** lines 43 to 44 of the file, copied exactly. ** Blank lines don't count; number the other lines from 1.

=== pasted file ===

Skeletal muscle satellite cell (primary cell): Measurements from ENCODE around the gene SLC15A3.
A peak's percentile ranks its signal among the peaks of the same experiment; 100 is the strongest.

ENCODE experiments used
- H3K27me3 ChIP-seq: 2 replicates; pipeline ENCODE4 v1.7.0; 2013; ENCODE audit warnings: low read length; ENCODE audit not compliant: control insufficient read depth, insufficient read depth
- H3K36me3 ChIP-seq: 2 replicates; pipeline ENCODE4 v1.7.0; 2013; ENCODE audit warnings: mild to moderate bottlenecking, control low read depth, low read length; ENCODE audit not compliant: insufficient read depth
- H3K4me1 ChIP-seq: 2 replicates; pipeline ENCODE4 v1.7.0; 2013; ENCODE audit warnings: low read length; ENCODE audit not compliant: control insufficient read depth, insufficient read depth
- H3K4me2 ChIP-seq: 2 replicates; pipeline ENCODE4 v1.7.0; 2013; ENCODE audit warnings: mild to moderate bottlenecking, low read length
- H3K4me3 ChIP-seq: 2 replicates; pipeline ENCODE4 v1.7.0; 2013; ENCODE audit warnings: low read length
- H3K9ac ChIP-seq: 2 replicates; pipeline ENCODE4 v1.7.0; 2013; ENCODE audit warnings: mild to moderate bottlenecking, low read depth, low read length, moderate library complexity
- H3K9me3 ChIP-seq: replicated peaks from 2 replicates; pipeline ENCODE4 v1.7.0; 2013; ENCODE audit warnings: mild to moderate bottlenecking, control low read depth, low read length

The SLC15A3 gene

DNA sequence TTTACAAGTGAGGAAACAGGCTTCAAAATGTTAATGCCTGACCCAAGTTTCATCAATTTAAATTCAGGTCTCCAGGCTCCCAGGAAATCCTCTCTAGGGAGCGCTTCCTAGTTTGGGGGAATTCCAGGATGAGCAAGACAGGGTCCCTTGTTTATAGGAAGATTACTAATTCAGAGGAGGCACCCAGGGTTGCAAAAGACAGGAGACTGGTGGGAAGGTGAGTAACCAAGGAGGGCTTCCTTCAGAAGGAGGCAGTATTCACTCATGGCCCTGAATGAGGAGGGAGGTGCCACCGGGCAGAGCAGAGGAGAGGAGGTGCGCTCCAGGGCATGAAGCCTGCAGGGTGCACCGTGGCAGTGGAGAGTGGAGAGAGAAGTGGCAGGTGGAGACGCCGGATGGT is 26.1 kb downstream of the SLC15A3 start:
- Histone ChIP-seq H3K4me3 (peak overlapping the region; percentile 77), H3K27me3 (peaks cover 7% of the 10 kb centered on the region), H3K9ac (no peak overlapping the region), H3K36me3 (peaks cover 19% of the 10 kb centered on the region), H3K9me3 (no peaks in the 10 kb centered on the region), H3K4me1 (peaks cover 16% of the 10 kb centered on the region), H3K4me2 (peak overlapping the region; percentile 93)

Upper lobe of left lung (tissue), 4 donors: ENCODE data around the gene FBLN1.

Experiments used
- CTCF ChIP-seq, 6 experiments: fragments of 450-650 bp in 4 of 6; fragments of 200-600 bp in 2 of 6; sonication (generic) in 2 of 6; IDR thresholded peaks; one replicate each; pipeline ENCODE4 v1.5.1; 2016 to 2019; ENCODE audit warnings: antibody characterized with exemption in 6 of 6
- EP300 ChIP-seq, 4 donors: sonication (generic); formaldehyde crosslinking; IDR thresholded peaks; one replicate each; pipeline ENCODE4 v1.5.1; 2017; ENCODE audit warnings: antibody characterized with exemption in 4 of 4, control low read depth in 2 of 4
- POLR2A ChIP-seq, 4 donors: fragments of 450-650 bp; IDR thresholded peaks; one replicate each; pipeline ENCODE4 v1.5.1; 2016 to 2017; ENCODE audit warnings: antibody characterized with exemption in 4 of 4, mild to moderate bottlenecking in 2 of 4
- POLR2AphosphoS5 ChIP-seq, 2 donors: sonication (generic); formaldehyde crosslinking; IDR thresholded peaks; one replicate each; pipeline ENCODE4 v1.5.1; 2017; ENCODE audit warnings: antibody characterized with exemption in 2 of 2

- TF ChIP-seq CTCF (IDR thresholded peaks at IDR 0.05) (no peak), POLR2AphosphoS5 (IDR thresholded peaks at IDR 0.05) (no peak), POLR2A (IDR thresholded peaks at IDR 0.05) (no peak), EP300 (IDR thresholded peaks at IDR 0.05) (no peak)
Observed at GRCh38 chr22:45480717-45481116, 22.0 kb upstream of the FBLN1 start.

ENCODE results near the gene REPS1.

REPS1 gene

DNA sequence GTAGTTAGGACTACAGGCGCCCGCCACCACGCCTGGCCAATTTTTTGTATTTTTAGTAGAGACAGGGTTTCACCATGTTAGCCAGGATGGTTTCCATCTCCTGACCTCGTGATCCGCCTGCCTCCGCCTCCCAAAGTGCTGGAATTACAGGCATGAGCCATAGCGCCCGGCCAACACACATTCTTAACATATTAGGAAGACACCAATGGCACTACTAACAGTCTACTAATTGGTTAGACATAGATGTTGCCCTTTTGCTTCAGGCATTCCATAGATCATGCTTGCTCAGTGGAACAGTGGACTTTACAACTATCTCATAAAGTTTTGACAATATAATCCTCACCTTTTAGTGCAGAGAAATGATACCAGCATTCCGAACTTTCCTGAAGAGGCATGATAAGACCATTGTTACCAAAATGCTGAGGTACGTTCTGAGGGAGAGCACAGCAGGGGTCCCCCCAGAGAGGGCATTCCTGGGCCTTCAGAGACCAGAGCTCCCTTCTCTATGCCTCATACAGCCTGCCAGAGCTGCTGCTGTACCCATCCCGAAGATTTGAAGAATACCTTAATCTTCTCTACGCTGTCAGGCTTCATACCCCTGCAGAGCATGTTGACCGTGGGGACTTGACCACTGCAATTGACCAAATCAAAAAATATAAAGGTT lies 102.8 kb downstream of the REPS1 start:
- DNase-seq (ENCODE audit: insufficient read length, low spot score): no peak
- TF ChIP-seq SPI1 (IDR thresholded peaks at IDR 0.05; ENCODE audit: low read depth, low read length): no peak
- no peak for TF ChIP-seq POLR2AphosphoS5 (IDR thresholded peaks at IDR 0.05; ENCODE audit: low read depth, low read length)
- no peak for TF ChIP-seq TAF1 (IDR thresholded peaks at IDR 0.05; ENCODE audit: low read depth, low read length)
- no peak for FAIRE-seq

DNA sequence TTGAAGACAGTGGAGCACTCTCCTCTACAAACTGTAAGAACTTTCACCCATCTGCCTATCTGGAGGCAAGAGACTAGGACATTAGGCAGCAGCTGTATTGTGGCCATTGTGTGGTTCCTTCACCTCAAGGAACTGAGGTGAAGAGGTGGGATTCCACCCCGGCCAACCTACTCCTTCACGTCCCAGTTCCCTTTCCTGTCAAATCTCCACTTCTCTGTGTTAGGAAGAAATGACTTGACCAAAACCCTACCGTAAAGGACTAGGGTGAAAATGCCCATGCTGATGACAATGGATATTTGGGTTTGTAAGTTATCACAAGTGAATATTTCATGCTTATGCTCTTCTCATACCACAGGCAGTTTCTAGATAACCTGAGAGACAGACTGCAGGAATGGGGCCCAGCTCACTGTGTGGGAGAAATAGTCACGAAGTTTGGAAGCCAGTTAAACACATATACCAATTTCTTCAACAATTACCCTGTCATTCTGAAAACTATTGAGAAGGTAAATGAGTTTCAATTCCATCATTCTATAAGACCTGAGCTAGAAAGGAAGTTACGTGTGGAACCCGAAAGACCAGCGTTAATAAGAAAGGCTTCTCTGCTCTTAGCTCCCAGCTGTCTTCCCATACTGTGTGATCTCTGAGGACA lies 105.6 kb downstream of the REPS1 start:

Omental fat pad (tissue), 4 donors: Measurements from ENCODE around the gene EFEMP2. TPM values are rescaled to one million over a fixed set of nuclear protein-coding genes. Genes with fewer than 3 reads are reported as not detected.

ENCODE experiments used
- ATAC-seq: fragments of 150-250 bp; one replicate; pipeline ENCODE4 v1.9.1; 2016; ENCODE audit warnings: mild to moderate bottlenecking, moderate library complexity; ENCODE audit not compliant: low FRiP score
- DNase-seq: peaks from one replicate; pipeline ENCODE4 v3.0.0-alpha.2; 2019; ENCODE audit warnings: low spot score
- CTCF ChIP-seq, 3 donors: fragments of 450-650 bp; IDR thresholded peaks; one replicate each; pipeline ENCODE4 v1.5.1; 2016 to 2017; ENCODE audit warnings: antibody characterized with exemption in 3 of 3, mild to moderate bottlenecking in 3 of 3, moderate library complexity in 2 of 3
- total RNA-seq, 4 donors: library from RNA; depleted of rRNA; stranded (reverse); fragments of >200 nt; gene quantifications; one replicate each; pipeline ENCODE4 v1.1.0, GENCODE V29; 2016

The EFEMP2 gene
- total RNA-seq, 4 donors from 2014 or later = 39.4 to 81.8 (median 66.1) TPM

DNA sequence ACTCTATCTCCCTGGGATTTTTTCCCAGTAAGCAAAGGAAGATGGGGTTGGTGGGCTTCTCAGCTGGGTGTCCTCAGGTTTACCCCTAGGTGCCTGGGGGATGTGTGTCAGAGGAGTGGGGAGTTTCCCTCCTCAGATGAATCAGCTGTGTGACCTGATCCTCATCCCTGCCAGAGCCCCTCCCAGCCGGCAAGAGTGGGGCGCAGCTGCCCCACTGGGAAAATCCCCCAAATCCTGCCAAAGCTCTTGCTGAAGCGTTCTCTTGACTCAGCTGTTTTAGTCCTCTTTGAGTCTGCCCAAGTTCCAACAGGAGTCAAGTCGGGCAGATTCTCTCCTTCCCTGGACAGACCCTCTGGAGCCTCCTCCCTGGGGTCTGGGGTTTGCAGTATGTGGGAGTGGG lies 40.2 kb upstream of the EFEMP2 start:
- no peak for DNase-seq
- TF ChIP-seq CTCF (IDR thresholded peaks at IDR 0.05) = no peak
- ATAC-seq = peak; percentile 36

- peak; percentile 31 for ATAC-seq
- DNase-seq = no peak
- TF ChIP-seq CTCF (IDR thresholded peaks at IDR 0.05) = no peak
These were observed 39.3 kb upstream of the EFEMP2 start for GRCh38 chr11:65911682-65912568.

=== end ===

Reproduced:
- peak; percentile 31 for ATAC-seq
- DNase-seq = no peak